The Kindle device was leaving me nonplussed. I like reading books because they are books. It gives me a very different feeling from reading chunks of text online. I completely ignored Chabon’s Gentlemen of the Road when it came out in serial, as i couldn’t be bothered to read it online, knowing that it would be better enjoyed when it would be collected in a book.
Bookninja suggests something very obvious that i ignored completely. Reference books. Yeah, that would be useful. I already carry one bird book around with m all of the time (National Geographic, because it has paintings, not photos, and the range maps are on the same page as the pictures.) It would be kinda cool to carry books around for insects, reptiles, flowers, ect. or just cram it full of Wikipedia entires. However, the Kindle does not look much more robust than a laptop. And 30 hours of battery life? Why bother?
Yeah, i’m unconvinced. It looks like an utterly useless device.
Obviously, the transhumanists are going to be all over this Muscular Thin Films technology. The technology is coating a silicon-based organic polymer with heart muscle cells that react to electrical stimuli, which are then easily cut off into sheets. The video shows that the sheets have semi-motility in swimming with this simple motion.
It would be most interesting to see if this can be used to create probes for deep sea exploration. There will be more advanced applications (artificial arms in ten years?) but when i see “swimming” robots, no matter how small, that’s what pops into my head.
Cryptomundo has a long post noting the death of Teuku Jacob last month on October 17th. In no way am i gloating, but it will be interesting to see if research on the fossils identified as Homo floresiensis will move forward now.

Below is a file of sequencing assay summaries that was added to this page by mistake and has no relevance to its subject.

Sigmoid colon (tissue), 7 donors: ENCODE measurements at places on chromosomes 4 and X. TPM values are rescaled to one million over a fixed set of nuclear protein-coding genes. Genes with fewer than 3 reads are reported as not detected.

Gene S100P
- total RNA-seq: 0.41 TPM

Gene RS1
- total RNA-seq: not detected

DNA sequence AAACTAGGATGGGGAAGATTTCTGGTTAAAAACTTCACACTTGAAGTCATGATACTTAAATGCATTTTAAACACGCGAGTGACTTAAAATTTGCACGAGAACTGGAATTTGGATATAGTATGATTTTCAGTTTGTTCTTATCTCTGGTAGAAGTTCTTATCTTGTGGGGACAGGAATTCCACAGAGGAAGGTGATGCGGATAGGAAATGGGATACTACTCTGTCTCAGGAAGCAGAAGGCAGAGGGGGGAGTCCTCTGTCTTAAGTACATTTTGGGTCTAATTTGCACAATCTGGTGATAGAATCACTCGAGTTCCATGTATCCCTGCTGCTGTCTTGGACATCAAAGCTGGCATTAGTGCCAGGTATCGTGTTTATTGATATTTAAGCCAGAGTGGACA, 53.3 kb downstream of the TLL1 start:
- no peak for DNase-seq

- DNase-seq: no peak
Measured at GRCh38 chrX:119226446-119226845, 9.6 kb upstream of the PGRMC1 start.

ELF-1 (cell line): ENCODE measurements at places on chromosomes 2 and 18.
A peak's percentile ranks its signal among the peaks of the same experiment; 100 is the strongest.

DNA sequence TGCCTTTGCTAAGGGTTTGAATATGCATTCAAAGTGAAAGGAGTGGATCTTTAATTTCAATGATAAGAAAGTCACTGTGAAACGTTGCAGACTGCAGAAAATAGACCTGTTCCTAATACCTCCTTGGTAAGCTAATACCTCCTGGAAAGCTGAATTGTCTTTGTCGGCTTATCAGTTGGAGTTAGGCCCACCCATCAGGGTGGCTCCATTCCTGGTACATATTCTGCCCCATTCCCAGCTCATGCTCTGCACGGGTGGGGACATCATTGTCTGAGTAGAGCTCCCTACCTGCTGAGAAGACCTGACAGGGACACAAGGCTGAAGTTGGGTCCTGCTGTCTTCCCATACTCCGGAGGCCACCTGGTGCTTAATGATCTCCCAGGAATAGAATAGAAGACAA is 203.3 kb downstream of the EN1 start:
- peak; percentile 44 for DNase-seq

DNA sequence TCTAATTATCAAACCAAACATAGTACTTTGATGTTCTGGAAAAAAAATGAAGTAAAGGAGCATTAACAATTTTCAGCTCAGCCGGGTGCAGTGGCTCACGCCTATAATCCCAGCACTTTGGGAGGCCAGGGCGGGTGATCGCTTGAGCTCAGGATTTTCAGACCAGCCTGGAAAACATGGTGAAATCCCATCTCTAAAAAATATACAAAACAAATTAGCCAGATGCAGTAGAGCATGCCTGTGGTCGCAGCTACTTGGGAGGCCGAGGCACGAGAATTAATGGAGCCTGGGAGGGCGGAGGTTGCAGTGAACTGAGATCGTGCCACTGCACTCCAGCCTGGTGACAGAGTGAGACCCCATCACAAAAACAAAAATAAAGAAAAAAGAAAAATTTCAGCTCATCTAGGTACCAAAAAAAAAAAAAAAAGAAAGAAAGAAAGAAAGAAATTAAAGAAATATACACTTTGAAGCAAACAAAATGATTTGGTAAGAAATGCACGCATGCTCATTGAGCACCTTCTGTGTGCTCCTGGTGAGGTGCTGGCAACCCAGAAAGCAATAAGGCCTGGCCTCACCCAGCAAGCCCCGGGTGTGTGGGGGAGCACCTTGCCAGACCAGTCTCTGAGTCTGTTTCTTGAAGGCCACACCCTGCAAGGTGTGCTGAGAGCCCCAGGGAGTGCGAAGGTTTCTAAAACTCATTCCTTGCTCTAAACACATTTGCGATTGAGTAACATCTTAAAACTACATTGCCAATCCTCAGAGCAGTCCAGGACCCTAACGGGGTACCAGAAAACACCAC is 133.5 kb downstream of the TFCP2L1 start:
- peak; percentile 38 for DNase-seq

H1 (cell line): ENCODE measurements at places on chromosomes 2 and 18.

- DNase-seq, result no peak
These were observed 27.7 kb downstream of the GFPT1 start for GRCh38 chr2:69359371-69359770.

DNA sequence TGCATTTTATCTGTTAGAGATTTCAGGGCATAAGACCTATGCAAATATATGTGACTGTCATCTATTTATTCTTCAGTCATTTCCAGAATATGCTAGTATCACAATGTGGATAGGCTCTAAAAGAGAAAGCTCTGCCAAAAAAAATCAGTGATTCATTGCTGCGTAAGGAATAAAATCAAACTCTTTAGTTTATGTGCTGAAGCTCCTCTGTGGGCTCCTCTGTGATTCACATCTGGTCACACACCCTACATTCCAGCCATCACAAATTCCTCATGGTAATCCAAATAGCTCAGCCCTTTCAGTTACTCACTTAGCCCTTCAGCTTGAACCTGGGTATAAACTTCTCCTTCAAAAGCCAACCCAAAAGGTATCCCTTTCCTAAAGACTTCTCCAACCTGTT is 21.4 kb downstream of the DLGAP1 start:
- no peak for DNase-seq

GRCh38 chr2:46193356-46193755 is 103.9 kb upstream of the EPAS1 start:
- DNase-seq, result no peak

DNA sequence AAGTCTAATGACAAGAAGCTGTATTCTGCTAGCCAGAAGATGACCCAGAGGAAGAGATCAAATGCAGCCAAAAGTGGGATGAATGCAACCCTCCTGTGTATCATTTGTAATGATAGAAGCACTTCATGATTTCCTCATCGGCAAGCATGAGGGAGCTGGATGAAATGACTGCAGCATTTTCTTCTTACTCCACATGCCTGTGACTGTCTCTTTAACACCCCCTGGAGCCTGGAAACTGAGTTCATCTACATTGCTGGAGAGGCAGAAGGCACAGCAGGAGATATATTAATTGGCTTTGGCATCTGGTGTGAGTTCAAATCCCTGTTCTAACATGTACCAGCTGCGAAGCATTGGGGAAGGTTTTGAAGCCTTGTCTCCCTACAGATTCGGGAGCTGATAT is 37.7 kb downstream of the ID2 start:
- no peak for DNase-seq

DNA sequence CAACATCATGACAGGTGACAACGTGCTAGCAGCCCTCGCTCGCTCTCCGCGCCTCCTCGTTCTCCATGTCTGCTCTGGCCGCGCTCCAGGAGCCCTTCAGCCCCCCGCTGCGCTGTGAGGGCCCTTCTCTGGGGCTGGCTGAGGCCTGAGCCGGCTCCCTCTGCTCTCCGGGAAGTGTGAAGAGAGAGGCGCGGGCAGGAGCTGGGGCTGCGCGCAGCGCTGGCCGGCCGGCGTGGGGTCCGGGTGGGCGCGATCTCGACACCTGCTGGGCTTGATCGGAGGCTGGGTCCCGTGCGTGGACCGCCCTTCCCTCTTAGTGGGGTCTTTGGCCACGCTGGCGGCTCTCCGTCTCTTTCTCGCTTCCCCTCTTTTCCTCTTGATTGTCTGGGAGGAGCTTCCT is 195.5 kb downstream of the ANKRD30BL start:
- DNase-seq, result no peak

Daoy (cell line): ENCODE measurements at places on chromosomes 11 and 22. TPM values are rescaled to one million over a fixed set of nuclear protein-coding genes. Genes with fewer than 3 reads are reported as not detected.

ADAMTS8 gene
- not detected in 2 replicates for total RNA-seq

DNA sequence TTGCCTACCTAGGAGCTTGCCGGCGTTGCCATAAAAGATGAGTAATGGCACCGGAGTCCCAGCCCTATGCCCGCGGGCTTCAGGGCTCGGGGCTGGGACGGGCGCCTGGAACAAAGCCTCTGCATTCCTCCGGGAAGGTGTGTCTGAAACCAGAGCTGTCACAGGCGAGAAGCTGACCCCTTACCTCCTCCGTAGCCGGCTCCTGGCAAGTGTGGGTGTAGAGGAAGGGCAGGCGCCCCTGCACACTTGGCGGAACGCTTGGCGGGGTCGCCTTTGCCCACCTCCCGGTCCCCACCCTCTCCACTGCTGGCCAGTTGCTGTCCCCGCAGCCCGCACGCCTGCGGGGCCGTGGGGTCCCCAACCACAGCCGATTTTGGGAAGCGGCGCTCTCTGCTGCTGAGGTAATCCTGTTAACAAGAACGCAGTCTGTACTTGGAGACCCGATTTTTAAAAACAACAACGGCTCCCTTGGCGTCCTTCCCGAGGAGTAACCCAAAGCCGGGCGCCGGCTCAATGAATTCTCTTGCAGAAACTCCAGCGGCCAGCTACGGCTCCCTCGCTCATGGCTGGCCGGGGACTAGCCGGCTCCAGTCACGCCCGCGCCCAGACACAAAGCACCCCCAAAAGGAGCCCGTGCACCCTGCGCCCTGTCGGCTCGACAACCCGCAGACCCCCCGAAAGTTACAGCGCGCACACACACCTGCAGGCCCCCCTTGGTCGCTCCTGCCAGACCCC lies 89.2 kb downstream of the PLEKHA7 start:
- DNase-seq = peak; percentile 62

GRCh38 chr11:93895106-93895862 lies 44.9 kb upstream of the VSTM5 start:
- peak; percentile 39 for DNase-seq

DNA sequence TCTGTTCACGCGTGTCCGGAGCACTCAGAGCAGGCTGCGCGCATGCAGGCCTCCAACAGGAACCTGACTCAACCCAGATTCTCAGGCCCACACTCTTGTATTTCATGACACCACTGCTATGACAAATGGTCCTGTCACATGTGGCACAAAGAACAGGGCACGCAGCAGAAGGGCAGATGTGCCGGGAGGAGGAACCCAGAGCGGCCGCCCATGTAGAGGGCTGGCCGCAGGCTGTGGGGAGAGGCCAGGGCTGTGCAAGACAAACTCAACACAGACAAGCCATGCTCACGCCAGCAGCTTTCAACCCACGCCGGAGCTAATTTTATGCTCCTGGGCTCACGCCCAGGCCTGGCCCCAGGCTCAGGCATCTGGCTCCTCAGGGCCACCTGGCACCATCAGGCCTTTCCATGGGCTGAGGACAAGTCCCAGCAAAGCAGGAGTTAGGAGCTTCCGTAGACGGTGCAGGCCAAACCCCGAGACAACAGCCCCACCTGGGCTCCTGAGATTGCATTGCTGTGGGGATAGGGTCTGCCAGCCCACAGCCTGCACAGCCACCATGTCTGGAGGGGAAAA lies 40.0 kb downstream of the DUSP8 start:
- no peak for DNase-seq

That Batman Does Dostoevsky post has been popping up in blog posts for months, but when i was trawling through the past week’s comics, i caught something a lot more subtle (for comics anyway,) but just as peculiarly literary. I was reading the new Captain Marvel comic to find a scene in which a SHIELD agent meets with Iron Man telepathically. Yep, it’s a comic. They meet inside of a memory of the agent, and in it, she’s the size of a child, in the home of her French grandmother. She and Iron Man sit around chatting, eating cookies, and remarking on how good they are, with the agent adding something about they are just the way that she remembers them.
No, it’s not much, but it seems an obvious and gratuitous Proust reference and it’s funny to see it in a mainstream underwear pervert comic. Since the whole comic’s theme dwells on memory, i’m wondering if it’s about more than the cookie.
Never read Proust myself. Never seemed like my cup of tea, even though Pamuk and Vila-Matas adore him.